Sterling continues to fall ahead of keenly anticipated GDP figures
25/Jan/2013 • Currency Updates•
Sterling had a poor day of trading on Thursday as it managed to not only fall to an eleven month low versus the euro, but to a five month low versus the US dollar. The performance by the pound throughout this entire week can be largely attributed to many market investors already positioning themselves for data likely to show that the UK’s economy shrank in the fourth quarter of last year.
The general feeling held by many is that the British economy had contracted by 0.1 percent in the last three months of 2012 from the previous quarter. However, the estimates have varied somewhat from a 0.2% growth to 0.6% contraction. Macro funds, among others, are those thought to be the big sellers of the pound before the fourth quarter’s figures are released on Friday.
With the UK economy already seeming to have struggled since the beginning of 2013, a weak GDP data reading could once again invite speculation that the Bank of England will opt for further quantitative easing in the coming months. This decision would mean huge U-turn from the outcome of the MPC’s minutes released earlier in the week that suggested policy makers had doubts about the need for further stimulus to boost the faltering economy.
It is understood by some strategists that Prime Minister David Cameron’s continued promises to hold a referendum on Britain’s membership of the European Union has also has had a detrimental effect on longer term sentiment towards sterling by sowing uncertainty amongst investors.
Thursday saw the common currency make some significant gains versus a basket of different currencies on the back of better than expected PMI data which measures private business activity, coming out of the eurozone.
The Purchasing Managers Index published by London based Markit researchers, which is a survey of thousands of eurozone companies’ activity, logged a rise to 48.2 points in January compared to 47.2 points the previous month, with January being the third increase running for the index. This reading helped the euro to rise two percent against the yen and hitting sessions highs versus the dollar, with traders citing optimism about repayments of cheap three year loans taken by banks from the European Central Bank just over a year ago.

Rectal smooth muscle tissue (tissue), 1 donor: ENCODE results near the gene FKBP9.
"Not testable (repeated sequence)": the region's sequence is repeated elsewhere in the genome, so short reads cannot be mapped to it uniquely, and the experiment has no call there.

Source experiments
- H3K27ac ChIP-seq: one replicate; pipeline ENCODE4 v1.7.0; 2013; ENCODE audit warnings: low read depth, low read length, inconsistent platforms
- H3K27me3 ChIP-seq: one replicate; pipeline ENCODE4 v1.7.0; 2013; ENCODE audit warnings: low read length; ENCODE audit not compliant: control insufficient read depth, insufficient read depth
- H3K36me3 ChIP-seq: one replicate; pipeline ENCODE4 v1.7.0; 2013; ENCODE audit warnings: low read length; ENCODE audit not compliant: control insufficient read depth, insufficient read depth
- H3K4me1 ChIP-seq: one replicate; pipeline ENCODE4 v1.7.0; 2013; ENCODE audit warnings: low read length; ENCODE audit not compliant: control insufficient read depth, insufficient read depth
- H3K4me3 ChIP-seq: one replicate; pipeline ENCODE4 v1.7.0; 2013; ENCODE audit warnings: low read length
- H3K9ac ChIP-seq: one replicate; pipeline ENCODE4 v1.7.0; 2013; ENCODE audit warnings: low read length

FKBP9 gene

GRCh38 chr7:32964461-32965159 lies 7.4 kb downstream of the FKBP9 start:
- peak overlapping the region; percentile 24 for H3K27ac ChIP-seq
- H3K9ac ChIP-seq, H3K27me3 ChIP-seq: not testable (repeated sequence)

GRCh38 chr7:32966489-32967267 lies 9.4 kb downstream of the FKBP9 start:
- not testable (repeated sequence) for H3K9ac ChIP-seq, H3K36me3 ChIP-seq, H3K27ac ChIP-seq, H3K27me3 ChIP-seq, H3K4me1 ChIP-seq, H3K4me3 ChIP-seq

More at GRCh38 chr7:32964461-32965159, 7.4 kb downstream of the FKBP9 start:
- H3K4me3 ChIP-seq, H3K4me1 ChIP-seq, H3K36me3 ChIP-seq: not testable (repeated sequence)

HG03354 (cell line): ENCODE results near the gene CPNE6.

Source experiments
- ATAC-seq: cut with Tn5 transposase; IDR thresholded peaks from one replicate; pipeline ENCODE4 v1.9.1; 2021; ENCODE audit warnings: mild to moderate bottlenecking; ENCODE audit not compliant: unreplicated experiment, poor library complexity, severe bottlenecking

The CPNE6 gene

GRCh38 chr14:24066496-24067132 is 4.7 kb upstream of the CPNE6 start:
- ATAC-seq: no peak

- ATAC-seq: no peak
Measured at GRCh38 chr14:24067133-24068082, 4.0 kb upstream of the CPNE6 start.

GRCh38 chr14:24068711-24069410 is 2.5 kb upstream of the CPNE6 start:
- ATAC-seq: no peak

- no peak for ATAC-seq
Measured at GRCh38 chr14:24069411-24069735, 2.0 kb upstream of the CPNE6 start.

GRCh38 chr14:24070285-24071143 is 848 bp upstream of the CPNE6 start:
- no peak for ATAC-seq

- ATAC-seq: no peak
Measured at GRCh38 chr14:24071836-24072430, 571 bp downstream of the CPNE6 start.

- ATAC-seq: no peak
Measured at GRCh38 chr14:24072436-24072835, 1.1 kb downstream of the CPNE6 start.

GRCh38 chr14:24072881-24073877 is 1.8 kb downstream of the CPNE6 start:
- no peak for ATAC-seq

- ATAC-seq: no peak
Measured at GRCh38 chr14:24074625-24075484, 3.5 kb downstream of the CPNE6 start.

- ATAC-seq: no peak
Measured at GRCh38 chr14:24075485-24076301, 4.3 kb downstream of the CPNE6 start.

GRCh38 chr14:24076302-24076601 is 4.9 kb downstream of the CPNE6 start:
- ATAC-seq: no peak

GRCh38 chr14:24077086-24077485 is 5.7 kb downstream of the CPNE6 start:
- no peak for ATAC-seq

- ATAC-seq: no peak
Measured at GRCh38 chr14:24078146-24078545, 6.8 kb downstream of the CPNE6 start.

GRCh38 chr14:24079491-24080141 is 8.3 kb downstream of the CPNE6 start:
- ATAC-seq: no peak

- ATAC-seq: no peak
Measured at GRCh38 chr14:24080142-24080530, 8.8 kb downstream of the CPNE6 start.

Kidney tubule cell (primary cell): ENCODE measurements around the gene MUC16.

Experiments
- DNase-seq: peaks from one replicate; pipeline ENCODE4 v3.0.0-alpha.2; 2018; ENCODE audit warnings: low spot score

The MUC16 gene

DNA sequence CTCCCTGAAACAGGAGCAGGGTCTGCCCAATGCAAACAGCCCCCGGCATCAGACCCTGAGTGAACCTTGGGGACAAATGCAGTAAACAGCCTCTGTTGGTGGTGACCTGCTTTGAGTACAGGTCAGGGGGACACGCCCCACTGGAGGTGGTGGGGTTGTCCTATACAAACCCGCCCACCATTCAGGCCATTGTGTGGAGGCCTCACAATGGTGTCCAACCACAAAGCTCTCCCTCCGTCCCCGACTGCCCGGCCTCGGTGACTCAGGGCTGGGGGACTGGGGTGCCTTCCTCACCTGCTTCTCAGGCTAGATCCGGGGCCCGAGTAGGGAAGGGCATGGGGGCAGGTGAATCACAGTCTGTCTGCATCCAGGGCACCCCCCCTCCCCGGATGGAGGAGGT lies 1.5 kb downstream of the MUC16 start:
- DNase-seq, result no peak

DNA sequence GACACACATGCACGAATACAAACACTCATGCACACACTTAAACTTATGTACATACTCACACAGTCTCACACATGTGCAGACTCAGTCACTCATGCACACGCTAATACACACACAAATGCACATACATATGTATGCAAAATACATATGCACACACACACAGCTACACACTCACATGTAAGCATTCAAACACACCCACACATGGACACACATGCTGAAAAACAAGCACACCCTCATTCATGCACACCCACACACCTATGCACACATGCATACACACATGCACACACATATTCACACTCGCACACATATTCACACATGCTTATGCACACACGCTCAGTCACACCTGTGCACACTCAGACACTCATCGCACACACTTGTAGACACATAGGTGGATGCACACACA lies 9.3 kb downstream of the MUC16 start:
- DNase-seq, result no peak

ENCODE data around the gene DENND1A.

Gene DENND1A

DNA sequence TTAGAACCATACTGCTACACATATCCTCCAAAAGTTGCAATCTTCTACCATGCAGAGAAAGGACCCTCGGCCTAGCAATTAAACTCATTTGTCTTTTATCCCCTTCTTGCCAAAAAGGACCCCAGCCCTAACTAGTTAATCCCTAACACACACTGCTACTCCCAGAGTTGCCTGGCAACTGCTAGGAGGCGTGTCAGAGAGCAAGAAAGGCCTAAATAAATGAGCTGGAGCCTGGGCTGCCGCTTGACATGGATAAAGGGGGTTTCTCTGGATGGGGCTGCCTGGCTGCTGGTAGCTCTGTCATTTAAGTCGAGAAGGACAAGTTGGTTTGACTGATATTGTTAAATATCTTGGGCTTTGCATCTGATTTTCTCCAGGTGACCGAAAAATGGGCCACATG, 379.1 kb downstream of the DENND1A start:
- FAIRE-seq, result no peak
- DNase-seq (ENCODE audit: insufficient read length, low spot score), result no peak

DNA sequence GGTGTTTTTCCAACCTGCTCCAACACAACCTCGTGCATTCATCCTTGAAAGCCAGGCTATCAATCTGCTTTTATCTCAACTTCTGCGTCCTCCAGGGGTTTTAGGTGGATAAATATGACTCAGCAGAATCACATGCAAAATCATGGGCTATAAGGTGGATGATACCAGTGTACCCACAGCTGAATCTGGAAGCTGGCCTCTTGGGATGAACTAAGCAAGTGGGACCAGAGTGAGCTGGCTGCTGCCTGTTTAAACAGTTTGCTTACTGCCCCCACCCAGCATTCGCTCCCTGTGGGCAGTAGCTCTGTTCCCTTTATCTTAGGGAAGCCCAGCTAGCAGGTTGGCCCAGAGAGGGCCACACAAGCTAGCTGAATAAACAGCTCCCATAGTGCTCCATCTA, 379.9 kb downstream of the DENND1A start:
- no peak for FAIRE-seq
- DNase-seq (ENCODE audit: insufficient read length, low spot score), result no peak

Slightly less positive news from the eurozone was that the manufacturing production fell for the 11th month in a row, with both the manufacturing and services sectors each registering their smallest retreat in 10 months and although the key eurozone economy of Germany powered back to growth, the No. 2 economy France is still in contraction.
It was said by the German Foreign Minister yesterday that ‘ The eurozone has left the worst of its debt crisis behind, but its countries cannot relax and have to continue their fiscal consolidation efforts’
Without a huge amount of data coming from the United States, it was a fairly mixed day for the Dollar yesterday after the U.S. Labor Department announced that first-time applications for jobless benefits fell to the lowest levels since January 2008. although the two week improvement in initial claims is not yet a trend but it is thought it will reflect a better atmosphere in Washington with an indication of employers more willing to plan for the future.
In light of the positive data the Greenback made gains versus the British Pound Sterling however lost ground against the common currency after better than expected data released from the Eurozone. The american currency also witnessed a strengthening versus the Japanese Yen with following the countries recent policy decisions giving way to expectations for further monetary easing.